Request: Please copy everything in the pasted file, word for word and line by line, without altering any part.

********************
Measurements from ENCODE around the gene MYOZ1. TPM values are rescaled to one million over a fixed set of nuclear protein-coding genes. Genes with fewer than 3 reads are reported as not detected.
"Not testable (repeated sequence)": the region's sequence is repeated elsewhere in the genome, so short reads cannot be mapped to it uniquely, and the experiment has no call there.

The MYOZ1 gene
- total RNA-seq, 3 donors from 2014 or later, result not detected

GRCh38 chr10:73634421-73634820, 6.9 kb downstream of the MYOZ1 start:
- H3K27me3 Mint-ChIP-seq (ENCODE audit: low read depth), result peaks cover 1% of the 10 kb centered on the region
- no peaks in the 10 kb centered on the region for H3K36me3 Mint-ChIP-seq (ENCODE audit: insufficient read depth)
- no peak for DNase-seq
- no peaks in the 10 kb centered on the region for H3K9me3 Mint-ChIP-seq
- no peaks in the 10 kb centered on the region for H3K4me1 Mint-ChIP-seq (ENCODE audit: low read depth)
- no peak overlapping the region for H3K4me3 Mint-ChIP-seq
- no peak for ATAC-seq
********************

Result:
Measurements from ENCODE around the gene MYOZ1. TPM values are rescaled to one million over a fixed set of nuclear protein-coding genes. Genes with fewer than 3 reads are reported as not detected.
"Not testable (repeated sequence)": the region's sequence is repeated elsewhere in the genome, so short reads cannot be mapped to it uniquely, and the experiment has no call there.

The MYOZ1 gene
- total RNA-seq, 3 donors from 2014 or later, result not detected

GRCh38 chr10:73634421-73634820, 6.9 kb downstream of the MYOZ1 start:
- H3K27me3 Mint-ChIP-seq (ENCODE audit: low read depth), result peaks cover 1% of the 10 kb centered on the region
- no peaks in the 10 kb centered on the region for H3K36me3 Mint-ChIP-seq (ENCODE audit: insufficient read depth)
- no peak for DNase-seq
- no peaks in the 10 kb centered on the region for H3K9me3 Mint-ChIP-seq
- no peaks in the 10 kb centered on the region for H3K4me1 Mint-ChIP-seq (ENCODE audit: low read depth)
- no peak overlapping the region for H3K4me3 Mint-ChIP-seq
- no peak for ATAC-seq